July 22, 2022
Categories: community, Debit Card, In the Community, Protecting Your Accounts, Safety & Security, Savings Accounts
A financial journey typically includes several twists and turns – such as understanding how to manage spending, build savings and control debt. There might be “speed bumps” in the form of unexpected changes in income. Along the way, you might also navigate milestone purchases such as financing a home or car.
When considering a significant purchase, the destination is within reach when you steer through the following five financial steps.
1. Look at your financial picture
- Start by considering what you can afford given your current income, expenses and other debt obligations. Get a handle on how much money comes into your household each month, and where the money goes. Make sure to consider your net income- what is available to you after taxes.
- When purchasing a home, a common rule of thumb is to spend about 30% of your monthly gross income on housing. That includes costs like mortgage principal and interest, property taxes, insurance and maintenance.
- For transportation costs, a general rule of thumb is to keep total monthly car costs at about 20% of monthly take-home pay.
- These guidelines set you up to understand how a big purchase fits into your overall financial picture.
2. Check your credit score and report
- Checking your credit score and report is key when considering a big purchase like a home or car. Pull your credit report from AnnualCreditReport.com and follow the additional instructions to see your current credit score – which influences your cost of financing a home or car. The higher your score, the lower your interest rate and overall cost of borrowing should be.
- Check your report for accuracy. Resolving errors or incorrect information often helps increase your credit score, giving you more attractive financing options. If the report is inaccurate, file a dispute with the credit bureau. Make sure to check all three bureaus, as sometimes one has information that another does not.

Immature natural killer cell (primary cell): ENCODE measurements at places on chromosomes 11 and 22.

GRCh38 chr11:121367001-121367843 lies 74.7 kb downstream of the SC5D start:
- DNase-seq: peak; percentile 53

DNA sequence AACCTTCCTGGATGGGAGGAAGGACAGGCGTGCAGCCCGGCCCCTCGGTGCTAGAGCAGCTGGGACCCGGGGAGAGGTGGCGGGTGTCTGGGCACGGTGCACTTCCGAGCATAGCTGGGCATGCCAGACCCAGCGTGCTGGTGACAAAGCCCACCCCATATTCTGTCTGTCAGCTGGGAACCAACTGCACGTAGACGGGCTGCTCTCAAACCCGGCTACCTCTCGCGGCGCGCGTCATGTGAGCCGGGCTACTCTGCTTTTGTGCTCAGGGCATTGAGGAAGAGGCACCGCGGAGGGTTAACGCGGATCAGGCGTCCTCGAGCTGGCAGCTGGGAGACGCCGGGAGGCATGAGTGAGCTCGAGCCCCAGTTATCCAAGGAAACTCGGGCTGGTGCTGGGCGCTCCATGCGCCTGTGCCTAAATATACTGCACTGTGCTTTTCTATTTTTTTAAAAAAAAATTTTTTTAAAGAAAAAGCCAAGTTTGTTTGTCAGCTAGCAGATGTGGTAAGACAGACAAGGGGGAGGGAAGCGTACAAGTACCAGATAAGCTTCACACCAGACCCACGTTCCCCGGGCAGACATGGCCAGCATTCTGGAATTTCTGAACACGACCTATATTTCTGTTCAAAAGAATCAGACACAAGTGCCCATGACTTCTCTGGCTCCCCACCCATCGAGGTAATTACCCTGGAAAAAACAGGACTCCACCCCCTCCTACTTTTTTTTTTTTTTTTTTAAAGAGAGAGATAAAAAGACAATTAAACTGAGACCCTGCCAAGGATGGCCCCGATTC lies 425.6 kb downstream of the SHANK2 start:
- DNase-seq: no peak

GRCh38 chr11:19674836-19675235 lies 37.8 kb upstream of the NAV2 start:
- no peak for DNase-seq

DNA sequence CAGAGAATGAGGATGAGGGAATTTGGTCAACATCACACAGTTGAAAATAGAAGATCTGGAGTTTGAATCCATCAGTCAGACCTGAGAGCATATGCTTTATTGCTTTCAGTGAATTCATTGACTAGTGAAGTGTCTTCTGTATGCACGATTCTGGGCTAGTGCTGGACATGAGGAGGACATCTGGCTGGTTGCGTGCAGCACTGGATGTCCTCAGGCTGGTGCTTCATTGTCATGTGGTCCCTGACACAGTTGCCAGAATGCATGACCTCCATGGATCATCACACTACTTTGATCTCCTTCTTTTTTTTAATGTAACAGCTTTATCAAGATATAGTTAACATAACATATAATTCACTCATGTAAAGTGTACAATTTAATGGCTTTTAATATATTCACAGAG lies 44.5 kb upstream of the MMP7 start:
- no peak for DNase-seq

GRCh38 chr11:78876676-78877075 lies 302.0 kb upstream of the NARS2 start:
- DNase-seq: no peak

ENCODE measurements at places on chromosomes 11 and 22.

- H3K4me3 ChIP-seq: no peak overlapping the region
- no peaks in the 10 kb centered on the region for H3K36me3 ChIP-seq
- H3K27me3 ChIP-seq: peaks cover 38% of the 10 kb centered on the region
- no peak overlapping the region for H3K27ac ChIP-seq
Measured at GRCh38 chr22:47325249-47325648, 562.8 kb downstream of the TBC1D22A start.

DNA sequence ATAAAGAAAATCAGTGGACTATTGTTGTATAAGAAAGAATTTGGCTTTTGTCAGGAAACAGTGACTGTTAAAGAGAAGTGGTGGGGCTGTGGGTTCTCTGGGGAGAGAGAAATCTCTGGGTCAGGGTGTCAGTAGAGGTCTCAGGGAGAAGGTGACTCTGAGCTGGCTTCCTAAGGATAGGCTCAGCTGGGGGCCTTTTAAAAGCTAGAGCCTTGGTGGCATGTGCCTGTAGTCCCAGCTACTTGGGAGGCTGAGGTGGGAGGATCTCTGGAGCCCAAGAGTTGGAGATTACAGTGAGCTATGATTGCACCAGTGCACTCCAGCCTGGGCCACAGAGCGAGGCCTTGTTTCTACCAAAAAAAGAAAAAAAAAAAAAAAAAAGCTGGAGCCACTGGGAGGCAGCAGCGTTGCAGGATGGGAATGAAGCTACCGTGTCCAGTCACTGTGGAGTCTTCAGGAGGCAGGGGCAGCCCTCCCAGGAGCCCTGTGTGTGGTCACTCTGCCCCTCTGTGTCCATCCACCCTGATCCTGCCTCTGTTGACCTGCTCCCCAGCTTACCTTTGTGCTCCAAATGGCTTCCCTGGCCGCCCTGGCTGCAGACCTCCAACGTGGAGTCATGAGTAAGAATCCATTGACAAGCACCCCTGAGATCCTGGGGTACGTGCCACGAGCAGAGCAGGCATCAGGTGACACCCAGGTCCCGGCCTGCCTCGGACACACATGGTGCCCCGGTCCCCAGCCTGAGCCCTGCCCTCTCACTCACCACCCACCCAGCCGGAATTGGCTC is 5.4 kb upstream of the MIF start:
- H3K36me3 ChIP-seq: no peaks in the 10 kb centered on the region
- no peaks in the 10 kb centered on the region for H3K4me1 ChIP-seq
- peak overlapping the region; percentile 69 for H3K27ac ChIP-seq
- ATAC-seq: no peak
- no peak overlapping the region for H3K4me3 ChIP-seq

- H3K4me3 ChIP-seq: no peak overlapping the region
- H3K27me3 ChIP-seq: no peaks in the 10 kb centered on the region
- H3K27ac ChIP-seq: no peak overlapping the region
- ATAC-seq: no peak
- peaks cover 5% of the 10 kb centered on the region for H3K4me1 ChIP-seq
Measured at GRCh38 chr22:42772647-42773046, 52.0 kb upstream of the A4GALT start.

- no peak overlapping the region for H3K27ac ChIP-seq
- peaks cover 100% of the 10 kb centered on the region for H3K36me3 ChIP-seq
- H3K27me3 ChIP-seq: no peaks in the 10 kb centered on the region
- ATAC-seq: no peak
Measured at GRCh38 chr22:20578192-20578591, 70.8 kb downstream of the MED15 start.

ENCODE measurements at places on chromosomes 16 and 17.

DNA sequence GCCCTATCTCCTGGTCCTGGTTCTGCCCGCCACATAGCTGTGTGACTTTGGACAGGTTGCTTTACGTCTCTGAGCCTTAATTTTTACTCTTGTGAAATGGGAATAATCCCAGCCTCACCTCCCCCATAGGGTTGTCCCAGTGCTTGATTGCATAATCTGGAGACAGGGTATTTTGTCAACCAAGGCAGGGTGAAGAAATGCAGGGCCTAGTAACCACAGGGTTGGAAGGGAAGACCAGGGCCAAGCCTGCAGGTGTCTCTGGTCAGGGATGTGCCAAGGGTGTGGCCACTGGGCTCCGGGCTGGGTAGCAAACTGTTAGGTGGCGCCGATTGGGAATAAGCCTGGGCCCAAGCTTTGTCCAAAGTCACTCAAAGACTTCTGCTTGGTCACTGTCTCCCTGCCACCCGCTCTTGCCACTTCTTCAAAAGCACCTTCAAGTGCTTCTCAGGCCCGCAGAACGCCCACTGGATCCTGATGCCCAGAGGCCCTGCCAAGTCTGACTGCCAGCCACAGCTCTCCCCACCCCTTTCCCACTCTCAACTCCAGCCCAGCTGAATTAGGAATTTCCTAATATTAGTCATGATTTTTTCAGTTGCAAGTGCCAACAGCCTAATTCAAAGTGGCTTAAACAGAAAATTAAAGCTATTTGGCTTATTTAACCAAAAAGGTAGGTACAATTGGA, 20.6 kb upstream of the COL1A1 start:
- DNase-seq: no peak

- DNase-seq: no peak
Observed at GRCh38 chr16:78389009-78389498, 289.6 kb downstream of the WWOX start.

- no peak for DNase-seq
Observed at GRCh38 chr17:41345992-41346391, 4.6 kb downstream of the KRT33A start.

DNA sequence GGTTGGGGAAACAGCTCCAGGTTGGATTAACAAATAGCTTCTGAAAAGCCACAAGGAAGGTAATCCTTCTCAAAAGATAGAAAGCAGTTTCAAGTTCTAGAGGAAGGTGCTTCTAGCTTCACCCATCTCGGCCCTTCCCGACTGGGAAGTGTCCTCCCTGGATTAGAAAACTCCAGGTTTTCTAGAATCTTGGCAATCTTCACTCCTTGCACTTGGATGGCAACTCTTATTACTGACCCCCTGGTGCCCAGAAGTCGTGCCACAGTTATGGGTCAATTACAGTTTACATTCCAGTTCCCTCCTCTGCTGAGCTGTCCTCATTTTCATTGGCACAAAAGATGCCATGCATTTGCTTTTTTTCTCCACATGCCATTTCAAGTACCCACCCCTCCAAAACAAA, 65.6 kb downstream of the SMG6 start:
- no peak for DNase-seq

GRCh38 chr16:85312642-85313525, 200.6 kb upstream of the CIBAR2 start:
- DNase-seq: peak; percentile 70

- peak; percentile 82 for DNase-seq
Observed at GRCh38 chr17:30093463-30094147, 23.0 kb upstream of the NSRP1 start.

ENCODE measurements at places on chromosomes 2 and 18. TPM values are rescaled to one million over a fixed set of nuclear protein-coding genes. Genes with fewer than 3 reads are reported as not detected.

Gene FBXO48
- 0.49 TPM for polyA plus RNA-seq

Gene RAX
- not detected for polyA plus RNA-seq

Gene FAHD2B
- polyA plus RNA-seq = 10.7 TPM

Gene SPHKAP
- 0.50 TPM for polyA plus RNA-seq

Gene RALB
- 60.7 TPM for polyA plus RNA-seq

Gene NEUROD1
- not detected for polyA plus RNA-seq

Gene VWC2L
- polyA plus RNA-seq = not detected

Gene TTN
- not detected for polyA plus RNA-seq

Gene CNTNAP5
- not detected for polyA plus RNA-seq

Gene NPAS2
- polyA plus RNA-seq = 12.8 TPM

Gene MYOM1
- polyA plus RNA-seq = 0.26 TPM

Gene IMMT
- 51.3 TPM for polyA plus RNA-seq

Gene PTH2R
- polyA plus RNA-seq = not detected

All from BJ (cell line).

3. Figure out financing
- Before you purchase your home, give yourself enough time to explore mortgage options including types of mortgages, terms, fees, interest rates and other information. Consider getting a preapproval or prequalification letter from a lender, especially in a competitive market with low housing inventory.
- When looking to finance a car, take inventory of the most competitive loans offered by the dealership, credit union, bank or other lender.
- Make sure to use trusted, unbiased information sources, rather than depending upon advice from someone who might benefit from your choice.
- Check the fine print- is there a pre-payment penalty if you pay your loan off earlier than expected?
4. Plan the purchase
- A purchase plan involves understanding when to pull the trigger. Do you have enough in savings to provide a good down payment on a home or car?
- Build your team. Have you taken the time to find a real estate professional you can trust to look out for your best interests? Ask friends or family for referrals.
- For a car purchase, do you feel the dealership is able to provide advice and guidance? Have you taken the time to research vehicle make and model from a reputable source of information?
- This is also the time to get your documentation in order, like proof of employment, insurance or other financial information.
5. Make the deposit
- Finally, get ready to make an earnest money deposit in the case of a home purchase, which indicates you are a serious buyer. Generally, earnest money deposits range from 1% to 2% of a home’s purchase price and are only refundable under specific circumstances.
- For a new car purchase, deposits typically total about $500 once you agree to the vehicle price in writing. Understand whether the deposit is refundable if you change your mind about the purchase.
The Journey Ahead
While not an exhaustive list, these steps help prepare for the financial road ahead.
As you travel along your financial journey, take advantage of financial counseling and guidance provided by the trusted national nonprofit GreenPath Financial Wellness.
This article is shared by our partners at GreenPath Financial Wellness, a trusted national non-profit.